In Spacetime and Geometry, Sean Carroll defines the Riemann tensor in terms of the commutator of covariant derivatives:

$$R^\rho_{\sigma\mu\nu}V^\sigma = [\nabla_\mu, \nabla_\nu]V^\rho + T^\lambda_{\mu\nu}\nabla_\lambda V^\rho$$

At first I interpret this (the commutator part) as measuring how different the tensor would be after being parallel transported along two different paths ($\mu$ to $\nu$ vs $\nu$ to $\mu$) and this is the diagram he has in the book. However, he also says, on page 122,

the covariant derivative of a tensor in a certain direction measures how much the tensor changes relative to what it would have been if it were parallel transported.

This implies to me that we are moving the tensor through some means other than parallel transport. He also earlier says,

the covariant derivative quantifies the instantaneous rate of change of the tensor field in comparison to what the tensor would be if it were 'parallel transported.'

My questions are then,

  • Does the covariant derivative measure how a tensor field changes at different locations, or how a tensor changes when it is moved?
  • If the latter, how does the definition of the Riemann tensor still make sense?

As a note, is there a better way to format the indices so they have the proper placement?

  • $\begingroup$ I think the confusion is that you're mixing up tensors with tensor fields. When Carroll says "how much the tensor changes relative to parallel transport", he's talking about evaluating a tensor field at a different location. Nothing about the field is "moved". $\endgroup$
    – knzhou
    Jul 22 '16 at 18:32
  • $\begingroup$ I don't think so. In this context he only refers to a single vector and the act of moving it in an infinitesimal loop. There is no reference to a field. $\endgroup$ Jul 22 '16 at 18:35
  • $\begingroup$ You're right, this is a bit more subtle than I thought. I'll write a proper answer. $\endgroup$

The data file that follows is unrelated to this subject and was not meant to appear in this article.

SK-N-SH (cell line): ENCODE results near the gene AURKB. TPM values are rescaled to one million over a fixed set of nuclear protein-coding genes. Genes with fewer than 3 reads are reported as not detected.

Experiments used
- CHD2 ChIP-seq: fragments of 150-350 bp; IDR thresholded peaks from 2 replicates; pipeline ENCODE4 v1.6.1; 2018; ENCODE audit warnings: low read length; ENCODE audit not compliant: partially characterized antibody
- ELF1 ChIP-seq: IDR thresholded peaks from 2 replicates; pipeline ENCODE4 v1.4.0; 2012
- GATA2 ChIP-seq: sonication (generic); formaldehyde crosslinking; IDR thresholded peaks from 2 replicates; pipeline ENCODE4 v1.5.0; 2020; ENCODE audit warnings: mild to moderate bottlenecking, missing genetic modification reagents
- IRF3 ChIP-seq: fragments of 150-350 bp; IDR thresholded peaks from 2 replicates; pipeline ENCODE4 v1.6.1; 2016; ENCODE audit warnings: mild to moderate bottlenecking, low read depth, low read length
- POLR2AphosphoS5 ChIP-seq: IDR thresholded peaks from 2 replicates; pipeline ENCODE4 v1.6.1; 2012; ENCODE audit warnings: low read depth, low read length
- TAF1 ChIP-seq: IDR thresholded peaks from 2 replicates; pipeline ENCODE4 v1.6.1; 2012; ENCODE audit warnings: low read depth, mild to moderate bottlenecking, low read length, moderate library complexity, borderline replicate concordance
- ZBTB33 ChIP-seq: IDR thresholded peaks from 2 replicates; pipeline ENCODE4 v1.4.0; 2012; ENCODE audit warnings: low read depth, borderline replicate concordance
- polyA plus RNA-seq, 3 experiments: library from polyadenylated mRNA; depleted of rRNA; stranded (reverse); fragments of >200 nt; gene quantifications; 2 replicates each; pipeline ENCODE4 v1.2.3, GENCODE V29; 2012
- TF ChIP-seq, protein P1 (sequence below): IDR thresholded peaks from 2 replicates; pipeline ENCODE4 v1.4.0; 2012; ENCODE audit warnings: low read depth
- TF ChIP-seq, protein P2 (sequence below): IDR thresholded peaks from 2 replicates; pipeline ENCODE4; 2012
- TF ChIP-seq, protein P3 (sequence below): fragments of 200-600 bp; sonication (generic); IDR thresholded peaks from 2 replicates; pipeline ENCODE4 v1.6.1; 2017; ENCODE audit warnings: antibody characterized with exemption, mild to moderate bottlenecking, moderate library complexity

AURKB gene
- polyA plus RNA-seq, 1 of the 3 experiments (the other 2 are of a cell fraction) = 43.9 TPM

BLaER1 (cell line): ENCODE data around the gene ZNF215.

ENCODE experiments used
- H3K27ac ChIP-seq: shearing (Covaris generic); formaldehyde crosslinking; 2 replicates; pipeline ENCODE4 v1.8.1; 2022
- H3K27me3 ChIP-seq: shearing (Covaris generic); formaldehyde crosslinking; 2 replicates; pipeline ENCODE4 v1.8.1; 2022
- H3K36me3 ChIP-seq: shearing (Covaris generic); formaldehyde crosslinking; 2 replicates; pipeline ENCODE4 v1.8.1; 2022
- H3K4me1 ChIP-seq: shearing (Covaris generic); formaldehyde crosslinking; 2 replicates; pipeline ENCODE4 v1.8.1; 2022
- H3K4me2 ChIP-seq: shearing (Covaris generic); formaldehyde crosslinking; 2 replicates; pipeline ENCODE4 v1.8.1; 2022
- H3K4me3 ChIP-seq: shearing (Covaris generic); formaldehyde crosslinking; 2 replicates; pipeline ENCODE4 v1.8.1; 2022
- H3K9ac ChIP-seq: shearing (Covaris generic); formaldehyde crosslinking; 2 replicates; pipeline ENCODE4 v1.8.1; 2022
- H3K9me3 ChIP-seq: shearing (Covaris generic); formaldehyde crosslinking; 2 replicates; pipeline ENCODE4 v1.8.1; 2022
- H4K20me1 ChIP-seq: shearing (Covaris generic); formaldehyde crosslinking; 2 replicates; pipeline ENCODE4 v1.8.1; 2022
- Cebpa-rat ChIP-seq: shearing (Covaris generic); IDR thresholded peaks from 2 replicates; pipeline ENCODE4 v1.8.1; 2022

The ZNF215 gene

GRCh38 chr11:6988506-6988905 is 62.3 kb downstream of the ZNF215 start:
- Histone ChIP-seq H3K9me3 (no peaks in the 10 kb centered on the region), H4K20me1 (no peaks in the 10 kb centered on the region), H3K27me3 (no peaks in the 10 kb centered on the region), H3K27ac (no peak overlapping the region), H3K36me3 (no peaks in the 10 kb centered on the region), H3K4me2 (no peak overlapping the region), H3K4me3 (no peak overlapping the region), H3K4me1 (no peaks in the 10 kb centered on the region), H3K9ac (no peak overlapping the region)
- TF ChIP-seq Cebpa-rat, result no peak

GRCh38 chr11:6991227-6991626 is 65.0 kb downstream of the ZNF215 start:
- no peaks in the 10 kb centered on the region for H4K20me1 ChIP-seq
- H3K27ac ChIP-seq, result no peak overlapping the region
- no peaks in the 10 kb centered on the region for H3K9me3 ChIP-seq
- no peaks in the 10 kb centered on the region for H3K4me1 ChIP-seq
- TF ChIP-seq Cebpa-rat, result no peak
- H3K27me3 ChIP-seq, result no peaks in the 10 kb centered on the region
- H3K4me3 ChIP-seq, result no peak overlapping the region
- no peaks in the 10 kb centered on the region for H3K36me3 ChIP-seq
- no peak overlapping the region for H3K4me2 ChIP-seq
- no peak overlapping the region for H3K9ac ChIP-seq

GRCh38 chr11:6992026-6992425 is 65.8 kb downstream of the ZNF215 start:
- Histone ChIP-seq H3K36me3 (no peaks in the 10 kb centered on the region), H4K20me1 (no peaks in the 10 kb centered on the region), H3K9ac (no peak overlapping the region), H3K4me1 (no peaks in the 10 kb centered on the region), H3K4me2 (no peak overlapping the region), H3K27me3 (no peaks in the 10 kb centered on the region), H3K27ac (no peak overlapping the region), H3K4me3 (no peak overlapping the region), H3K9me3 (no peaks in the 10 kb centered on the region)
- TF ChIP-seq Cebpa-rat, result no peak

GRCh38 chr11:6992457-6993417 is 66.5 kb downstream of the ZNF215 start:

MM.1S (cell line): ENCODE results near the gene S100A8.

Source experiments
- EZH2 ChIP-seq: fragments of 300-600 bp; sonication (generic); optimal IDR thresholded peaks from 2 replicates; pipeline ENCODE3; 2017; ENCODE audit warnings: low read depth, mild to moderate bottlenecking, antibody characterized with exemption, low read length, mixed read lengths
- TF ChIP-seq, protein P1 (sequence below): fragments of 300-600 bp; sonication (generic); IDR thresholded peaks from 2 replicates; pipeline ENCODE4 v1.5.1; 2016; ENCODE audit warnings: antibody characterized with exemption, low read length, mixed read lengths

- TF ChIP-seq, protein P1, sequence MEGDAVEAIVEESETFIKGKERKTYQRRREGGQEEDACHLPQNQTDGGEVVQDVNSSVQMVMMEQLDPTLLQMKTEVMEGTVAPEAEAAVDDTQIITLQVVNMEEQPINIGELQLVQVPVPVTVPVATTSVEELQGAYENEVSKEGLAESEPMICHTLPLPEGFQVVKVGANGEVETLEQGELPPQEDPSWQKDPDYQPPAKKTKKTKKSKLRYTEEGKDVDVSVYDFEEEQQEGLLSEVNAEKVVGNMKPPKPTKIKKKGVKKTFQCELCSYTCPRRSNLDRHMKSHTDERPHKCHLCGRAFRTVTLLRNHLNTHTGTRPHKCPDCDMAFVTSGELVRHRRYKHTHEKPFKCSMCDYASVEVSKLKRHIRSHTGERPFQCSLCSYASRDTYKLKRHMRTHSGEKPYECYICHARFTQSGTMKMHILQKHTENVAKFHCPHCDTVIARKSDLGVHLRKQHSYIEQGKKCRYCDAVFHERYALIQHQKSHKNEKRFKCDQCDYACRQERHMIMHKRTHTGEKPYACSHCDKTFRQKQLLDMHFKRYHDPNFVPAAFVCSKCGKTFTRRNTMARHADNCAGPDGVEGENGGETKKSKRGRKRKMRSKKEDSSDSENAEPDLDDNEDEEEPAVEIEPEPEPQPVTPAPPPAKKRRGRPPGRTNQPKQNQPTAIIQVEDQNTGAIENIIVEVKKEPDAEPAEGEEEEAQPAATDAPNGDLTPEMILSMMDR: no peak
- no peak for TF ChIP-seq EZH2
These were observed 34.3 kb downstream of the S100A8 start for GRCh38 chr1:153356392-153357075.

– knzhou
    Jul 22 '16 at 18:42
  • $\begingroup$ By the way, you can do indices like this: $R^{\mu}_{\; \nu}$. Right click on the math to see the LaTeX. Outside of this forum, use the tensor package. $\endgroup$
    – knzhou
    Jul 22 '16 at 18:55
  • $\begingroup$ Thanks! $R^{\mu}_{\; \nu}$ I'll make sure to do that in the future $\endgroup$ Jul 22 '16 at 19:04

The quote you give from Carroll about the covariant derivative is right: it quantifies the rate of change of a tensor field relative to parallel transport. The covariant derivative of a tensor at a point doesn't make sense. However, the commutator of covariant derivatives acting on a point does.

The situation is analogous to the vector field commutator. Earlier in Carroll, you read that given two vector fields $X$ and $Y$, the composition $XY$ is not a vector field, but the combination $$[X, Y] = XY-YX$$ is, because the nontensorial parts cancel out.

Now, heuristically, two covariant derivatives acting on a vector field gives $$\nabla_\mu \nabla_\nu V^\rho(x) = V^\rho(x + \epsilon(\hat{\mu} + \hat{\nu})) - \text{parallel transport of } V^\rho(x) \text{ along } \hat{\nu} \text{ first}$$ where I'm being a bit sloppy with $\epsilon$'s. This doesn't make sense if $V^\rho$ is a single vector, but compare this to the opposite ordering of covariant derivatives, $$\nabla_\nu \nabla_\mu V^\rho(x) = V^\rho(x + \epsilon(\hat{\mu} + \hat{\nu})) - \text{parallel transport of } V^\rho(x) \text{ along } \hat{\mu} \text{ first}.$$ If we subtract these two expressions, the dependence on $V^\rho(x + \epsilon(\hat{\mu} + \hat{\nu}))$ cancels out, giving a result that only depends on the single vector $V^\rho(x)$.

You can see this happening in Carroll too. In his computation of the components of the Riemann tensor in Eq. (3.111), the derivatives acting on $V^\rho$ itself drop out.


Consider a region in the manifold where a tensor field is everywhere well defined. Consider a point $x$ and a neighbouring point $x+dx$. The tensor field, say $V^\mu$ is given at both points as $V^\mu(x)$ and $V^\mu(x+dx)$. We can parallel transport the tensor(vector in this case) from $x$ to $x+dx$. This parallel transported vector $V_P^\mu(x+dx)$ is in general not the same as the value of the vector field at $x+dx$. Covariant derivative measures the difference between the two(I.e. $V_P^\mu(x+dx)$ and $V^\mu(x+dx)$) in the limit of $dx$ going to zero

  • $\begingroup$ So in this example, even though there's no reference to a field, there's a field implied? $\endgroup$ Jul 22 '16 at 18:37
  • $\begingroup$ Covariant derivative is only defined for a Tensor field. There is no way to define it for a single tensor. $\endgroup$ Jul 22 '16 at 18:39
  • $\begingroup$ One way to see it is that covariant derivative is a generalization of the partial derivative and that already involves a tensor field instead of a tensor $\endgroup$ Jul 22 '16 at 18:44
  • $\begingroup$ Thanks. I'd upvote your answer but I don't have the rep. Oh well. $\endgroup$ Jul 22 '16 at 19:06

Your Answer

By clicking “Post Your Answer”, you agree to our terms of service, privacy policy and cookie policy

Not the answer you're looking for? Browse other questions tagged or ask your own question.